How do you raise awareness of underrepresented, minority high school populations to the world of science, technology, engineering and math, aka STEM?
If you’re Georgia Tech, you’re leveraging the success from Project ENGAGES, an innovative high school science education program developed at Georgia Tech in partnership with four minority-serving public high schools in Atlanta: Coretta Scott King Young Women’s Leadership Academy, B.E.S.T Academy, Benjamin E. Mays HS and KIPP Atlanta Collegiate. Project ENGAGES offers two tracks: biotechnology and engineering. Project ENGAGES (Engaging New Generations at Georgia Tech through Engineering and Science) provides year-long research opportunities for four minority serving high schools in the City of Atlanta.
Though it’s only been around since 2013, it’s having an impressive impact. Project ENGAGES graduates have been offered full rides to schools like Stanford University, Johns Hopkins, Spellman College and Georgia Tech.
Project ENGAGES engineering track is a joint effort of the Georgia Tech Research Institute, the School of Electrical and Computer Engineering, the Woodruff School of Mechanical Engineering, and the NSF-funded Materials Research Science and Engineering Center.
It’s a highly competitive program. Project ENGAGES gets more applications than they have openings. Students who are selected are expected to spend a minimum of 35 hours/week working in their Georgia Tech research laboratory during the summer and 15 hours/week during the school year. And they get paid.
For students in the engineering track, the program is intended for those interested in physics and other areas of engineering, like environmental engineering, materials, and robotics. Thanks to GridED, one of the three DTTCs (Distributed Technology Training Consortia) in the GEARED network, renewable energy will be included in Project ENGAGES engineering track and rolled out at the BEST Academy for Fall 2015.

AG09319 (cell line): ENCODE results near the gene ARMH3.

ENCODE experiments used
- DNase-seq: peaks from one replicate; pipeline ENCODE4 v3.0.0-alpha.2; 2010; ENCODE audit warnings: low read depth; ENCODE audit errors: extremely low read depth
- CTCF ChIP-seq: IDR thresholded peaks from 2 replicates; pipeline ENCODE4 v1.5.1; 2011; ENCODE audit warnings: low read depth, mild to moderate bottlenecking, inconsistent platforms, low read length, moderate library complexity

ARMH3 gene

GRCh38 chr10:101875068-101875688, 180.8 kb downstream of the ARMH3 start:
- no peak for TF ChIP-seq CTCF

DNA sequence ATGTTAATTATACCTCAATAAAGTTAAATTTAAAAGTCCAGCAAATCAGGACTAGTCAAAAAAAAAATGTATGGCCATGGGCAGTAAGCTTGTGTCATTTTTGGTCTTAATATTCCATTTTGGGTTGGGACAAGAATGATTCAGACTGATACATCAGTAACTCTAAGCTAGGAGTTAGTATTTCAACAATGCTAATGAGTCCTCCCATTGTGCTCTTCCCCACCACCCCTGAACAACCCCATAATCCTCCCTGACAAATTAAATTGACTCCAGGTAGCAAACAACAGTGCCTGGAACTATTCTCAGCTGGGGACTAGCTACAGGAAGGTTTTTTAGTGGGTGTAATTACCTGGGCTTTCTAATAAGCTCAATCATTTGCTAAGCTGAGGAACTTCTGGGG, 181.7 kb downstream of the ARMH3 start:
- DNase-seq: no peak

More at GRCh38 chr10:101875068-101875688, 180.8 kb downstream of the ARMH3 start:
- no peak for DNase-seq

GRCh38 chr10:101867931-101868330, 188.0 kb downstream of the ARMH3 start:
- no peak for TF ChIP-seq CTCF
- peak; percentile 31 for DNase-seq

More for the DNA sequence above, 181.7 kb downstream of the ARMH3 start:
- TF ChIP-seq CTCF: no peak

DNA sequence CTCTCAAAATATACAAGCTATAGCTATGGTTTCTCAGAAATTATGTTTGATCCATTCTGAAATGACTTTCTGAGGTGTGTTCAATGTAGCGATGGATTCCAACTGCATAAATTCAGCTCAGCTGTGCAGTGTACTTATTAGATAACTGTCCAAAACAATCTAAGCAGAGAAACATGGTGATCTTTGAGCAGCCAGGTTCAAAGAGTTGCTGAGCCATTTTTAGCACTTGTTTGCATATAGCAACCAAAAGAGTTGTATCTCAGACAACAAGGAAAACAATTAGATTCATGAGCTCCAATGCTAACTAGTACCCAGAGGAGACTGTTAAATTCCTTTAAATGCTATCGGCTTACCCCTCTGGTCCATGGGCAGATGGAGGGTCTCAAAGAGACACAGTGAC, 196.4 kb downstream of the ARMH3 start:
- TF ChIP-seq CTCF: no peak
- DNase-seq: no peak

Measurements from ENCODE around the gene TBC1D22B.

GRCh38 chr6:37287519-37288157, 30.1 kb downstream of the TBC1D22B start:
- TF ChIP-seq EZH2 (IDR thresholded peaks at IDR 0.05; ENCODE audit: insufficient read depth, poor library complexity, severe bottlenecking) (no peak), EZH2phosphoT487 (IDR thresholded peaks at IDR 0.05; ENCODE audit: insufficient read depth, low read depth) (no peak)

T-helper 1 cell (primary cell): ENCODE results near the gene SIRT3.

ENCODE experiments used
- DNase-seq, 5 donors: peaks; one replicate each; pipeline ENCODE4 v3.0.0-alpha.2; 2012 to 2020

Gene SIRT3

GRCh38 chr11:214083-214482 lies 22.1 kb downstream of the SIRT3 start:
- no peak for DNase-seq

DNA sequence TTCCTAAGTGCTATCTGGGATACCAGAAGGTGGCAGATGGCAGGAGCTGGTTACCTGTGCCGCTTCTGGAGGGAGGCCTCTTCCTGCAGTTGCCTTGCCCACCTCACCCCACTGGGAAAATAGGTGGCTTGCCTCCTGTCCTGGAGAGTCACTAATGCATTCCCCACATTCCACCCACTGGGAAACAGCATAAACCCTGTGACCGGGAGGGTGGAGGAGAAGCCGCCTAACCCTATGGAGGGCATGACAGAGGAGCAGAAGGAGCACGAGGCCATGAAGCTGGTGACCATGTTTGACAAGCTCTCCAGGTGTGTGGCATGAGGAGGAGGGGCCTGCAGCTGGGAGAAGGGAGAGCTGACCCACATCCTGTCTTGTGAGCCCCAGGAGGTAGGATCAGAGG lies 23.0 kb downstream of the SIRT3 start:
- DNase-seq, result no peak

“This is critical for us,” said Kevin Caravatti, Georgia Tech Research Institute Energy and Sustainability Branch Chief who manages Project ENGAGES engineering track. “We see it as entirely consistent with the GEARED’s mission to train the next generation of the power engineering workforce. We’re building the pipeline of the next gen power system engineers.”
Georgia Tech and GridED are strong proponents of K-12 STEM-based education, especially for underrepresented populations. This fall, the GridED K-12 STEM Initiative was rolled out at the BEST Academy H.S., one of Project ENGAGES’s partner schools.
“We know what’s been done already with STEM,” said Caravatti. “We know there’s a strong student interest in learning about renewable energy. We see this as a perfect opportunity to integrate these topics into the engineering curriculum.”
Thanks to a National Science Foundation (NSF) grant, GridED hired a high school teacher who converted timely distributed generation issues into lesson plans, and ultimately weekly 45-minute lectures
The seven topic areas:
- energy in the U.S.
- world energy
“We saw the gap in what’s currently offered in the STEM engineering curriculum. We also recognize there’s a lack of knowledge about energy as a whole: the market, what powers our homes, cars, businesses, and the power grid. There are other issue areas related to renewable energy like policy and economics. We’ve tended to focus hard on the engineering, but it’s these related areas are part of a more well-rounded understanding of energy issues,” said Caravatti.
Working with Caravatti is Lori Warneke, GridED’s K-12 outreach coordinator. With a background in higher education, Warneke has a valuable perspective on how to amplify GridED’s K-12 message.
ENGAGES students are immersed in real-world, hands on research led by top notch Georgia Tech scientists and researchers in engineering, science and technology. Besides the intense engineering learning experience, students also learn leadership skills, conflict resolution, time management, presentation skills, all essential for a healthy, holistic approach to success in the workplace.
Earlier this spring, Caravatti was the keynote speaker at a local/regional STEM conference in Atlanta where more than 100 STEM educators spent three days sharing the latest in STEM content, teaching strategies and best practices. Caravatti used this conference to roll out the ENGAGES renewable energy curriculum. “The goal was to inform teachers how they can augment their STEM curriculae in their classrooms. We know it was enthusiastically received.”
Images: Project ENGAGES